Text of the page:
aggregate model into a new module, the Aggregation Connector performs
an initial best guess for the ports. Since an output port can connect to more
than one input port, all the output ports of the modules connected together in
the aggregate model are made into output ports in the newly created module.
Input ports can only be connected once, so only those input ports that are
unconnected are exposed in the newly created module as input ports.
To illustrate how aggregation works, our example reproduces the approach
used by Tyson and Novak when building their basic model of cell-cycle
control in yeast cells (Tyson and Novak, 2001). They built their model in
stages starting from a simple model and then adding new pieces until they
obtained a satisfactory representation of the cell-cycle control system. The
first model (which we will call Module I) deals with the interaction between
the cyclin B-dependent kinase (CycB) and a CKI, as shown in Figure 3.
Module II deals with the antagonistic interactions between CycB and a
cyclin B-degrading factor (Cdh1), as shown in Figure 4. Module III deals the
interaction between CycB and a different form of the cyclin-degrading factor
(Cdc20), as shown in Figure 5. Finally, Module IV contains three additional
reactions (→SK, SK→ and →M), as shown in Figure 6. M increases
according to a logistic rate equation, and M is decreased by a factor of 2
each time the cell divides. Cell division is triggered when CycB drops below
Fig. 3. Module I: interaction between the cyclin B-dependent kinase (CycB)
and a CKI.
Fig. 4. Module II: interaction between CycB and a cyclin B-degrading factor
Fig. 5. Module III: interaction between CycB and a different form of the
cyclin degrading factor (Cdc20).
a certain threshold, as cyclin B is degraded by Cdc20 and Cdh1 and is best
The four steps to create the Aggregate Model are as follows.
(1) Modules I–IV are created with predefined ports in the embedded
JCMB within theAggregation Connector. For convenience, the ports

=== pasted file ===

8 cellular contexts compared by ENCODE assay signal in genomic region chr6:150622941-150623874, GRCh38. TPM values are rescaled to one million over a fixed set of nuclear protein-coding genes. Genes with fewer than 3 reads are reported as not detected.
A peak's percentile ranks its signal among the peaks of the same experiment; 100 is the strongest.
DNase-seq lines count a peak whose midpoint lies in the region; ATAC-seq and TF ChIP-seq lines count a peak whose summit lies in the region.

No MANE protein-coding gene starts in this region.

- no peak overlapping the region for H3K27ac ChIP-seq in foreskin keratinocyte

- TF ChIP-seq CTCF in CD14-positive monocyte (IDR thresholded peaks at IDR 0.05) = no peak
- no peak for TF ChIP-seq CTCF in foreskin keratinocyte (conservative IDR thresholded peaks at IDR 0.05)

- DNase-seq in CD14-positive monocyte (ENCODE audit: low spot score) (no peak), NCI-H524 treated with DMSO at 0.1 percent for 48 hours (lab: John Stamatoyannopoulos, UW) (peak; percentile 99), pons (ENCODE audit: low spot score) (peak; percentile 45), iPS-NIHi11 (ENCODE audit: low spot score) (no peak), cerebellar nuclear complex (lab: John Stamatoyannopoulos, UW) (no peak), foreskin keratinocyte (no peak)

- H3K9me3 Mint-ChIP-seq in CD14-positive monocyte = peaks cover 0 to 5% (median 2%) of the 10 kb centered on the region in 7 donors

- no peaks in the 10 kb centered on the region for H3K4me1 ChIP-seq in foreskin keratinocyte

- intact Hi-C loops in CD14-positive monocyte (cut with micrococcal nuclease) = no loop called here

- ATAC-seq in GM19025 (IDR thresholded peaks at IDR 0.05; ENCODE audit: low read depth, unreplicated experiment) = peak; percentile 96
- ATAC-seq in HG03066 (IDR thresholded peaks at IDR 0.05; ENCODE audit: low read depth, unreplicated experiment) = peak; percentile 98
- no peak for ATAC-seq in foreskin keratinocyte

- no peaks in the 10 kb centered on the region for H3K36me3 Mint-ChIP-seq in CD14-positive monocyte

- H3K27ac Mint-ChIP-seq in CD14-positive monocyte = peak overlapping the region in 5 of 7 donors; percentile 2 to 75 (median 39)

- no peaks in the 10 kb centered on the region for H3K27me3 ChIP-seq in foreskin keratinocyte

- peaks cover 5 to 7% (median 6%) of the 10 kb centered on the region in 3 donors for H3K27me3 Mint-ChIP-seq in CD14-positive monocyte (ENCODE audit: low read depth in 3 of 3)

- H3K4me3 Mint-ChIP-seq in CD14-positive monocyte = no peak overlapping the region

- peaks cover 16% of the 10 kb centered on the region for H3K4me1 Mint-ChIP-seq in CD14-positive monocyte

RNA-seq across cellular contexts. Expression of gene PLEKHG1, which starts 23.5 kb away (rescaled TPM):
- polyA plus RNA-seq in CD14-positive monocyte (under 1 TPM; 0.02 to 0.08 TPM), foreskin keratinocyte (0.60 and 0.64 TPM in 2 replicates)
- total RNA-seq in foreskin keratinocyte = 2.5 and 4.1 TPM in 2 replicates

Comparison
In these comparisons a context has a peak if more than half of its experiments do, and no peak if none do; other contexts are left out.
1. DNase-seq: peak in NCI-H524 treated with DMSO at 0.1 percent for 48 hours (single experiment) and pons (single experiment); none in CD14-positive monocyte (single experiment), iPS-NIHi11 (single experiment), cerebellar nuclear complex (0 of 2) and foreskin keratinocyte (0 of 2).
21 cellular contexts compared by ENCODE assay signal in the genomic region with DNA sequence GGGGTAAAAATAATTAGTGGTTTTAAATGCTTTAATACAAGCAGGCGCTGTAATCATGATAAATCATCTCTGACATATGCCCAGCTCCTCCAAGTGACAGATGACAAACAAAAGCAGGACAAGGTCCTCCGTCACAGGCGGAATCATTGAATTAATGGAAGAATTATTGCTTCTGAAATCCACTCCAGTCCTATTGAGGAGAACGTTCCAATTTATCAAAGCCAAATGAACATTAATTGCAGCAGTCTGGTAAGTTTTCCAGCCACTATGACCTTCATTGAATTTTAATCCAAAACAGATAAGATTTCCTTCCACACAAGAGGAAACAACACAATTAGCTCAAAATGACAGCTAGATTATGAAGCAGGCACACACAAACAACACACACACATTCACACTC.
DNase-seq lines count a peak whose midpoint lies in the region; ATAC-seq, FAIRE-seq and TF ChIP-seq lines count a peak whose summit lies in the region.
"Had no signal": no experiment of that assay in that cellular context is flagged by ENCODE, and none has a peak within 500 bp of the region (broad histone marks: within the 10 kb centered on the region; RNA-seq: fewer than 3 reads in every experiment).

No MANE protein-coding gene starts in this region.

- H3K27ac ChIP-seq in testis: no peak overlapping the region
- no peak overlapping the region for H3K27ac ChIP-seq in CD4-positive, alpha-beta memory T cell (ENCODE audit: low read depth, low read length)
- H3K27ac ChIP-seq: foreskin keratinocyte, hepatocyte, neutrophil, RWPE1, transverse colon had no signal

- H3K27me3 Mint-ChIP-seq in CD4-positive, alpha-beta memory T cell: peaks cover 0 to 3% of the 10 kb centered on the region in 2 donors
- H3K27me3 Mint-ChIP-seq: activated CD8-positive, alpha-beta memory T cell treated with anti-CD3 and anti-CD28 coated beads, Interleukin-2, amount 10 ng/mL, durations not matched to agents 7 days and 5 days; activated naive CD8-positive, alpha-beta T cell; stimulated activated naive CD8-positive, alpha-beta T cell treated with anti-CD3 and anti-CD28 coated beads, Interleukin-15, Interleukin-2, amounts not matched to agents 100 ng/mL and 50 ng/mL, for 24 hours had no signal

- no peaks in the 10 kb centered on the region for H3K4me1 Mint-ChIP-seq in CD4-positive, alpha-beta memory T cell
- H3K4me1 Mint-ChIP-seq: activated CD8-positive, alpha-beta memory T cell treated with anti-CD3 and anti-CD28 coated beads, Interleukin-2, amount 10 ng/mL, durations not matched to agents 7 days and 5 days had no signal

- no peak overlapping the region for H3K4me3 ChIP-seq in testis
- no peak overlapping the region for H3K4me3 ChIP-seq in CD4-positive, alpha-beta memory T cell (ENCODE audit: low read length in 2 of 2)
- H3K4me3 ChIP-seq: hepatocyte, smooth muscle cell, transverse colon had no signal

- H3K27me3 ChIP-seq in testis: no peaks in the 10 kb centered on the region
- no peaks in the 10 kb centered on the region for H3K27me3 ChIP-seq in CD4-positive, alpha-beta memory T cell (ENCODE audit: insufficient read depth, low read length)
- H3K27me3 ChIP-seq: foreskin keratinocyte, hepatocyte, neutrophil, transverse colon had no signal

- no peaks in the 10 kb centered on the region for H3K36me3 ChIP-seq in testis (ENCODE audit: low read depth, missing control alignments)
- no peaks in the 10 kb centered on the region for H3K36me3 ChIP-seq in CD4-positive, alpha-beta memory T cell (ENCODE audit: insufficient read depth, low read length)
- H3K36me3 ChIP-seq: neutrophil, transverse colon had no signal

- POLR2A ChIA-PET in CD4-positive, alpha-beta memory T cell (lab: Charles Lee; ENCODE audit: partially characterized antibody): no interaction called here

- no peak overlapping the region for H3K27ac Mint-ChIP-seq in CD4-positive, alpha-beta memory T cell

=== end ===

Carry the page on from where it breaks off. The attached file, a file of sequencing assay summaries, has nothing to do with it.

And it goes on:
Fig. 6. Module IV: additional reactions for cell mass and starter kinase.
Concentration (arbitrary units)
Fig. 7. Simulation of the Aggregated Model using the simulation package
(2) Iconic representations for Modules I–IV are loaded into the Aggre-
gation Connector (Fig. 2).
(3) Links between ports are created by holding down the mouse button
and dragging the mouse from an output port of one module to an input
port of another module.
(4) Once all the links have been created, the model may be saved as an
SBML file with additional language features.
These steps produce the Aggregate Model in Figure 2, which should
then be simulated to verify that its dynamic properties represents the
observed behavior of growing-dividing yeast cells in expected ways.
Since our current simulators require standard SBML (Level 2) input,
by removing the additional constructs used to describe the aggregation.
Simulating the resulting model using a freely available software package
called XPPAUT (Ermentrout, 2003) produces the simulation output shown
in Figure 7, which closely matches the simulation output from Tyson and
Novak’s model [Fig. 8 in Tyson and Novak (2001)].
The SBML language features described below elaborate on those originally
proposed in Finney (2003), by providing a defined framework with a proof
of concept implementation to demonstrate the feasibility of aggregation.
To illustrate the SBML language features needed to describe model
aggregation, consider the example in Figure 8, which shows an aggregated
two modules called Little1 and Little2.
R.Randhawa et al.
Fig. 8. Aggregated model showing a link between two ports in different
modules and the corresponding flattened model.
To begin aggregation, we have to modify the (sub)models into modules
by creating ports. The <port> (enclosed in a <listOfPorts> structure) gives
a modeler access to a particular species, parameter or another port within a
module for aggregation.A<port> structure is composed of three attributes:
id,target andinput.Theid fieldgivesauniqueidentifiertotheportstructure.
The target field specifies a single species, parameter or another port by its
SBML identifier. The input field specifies whether this is an input or output
port. The output port structure syntax looks as follows.
Input and output ports are distinguished from each other by their target type.
<port> structures are used in conjunction with the other language constructs
described below. The SBML pseudocode for the two models Little1 and
Little2 indicates what needs to be added to standard SBML in order to make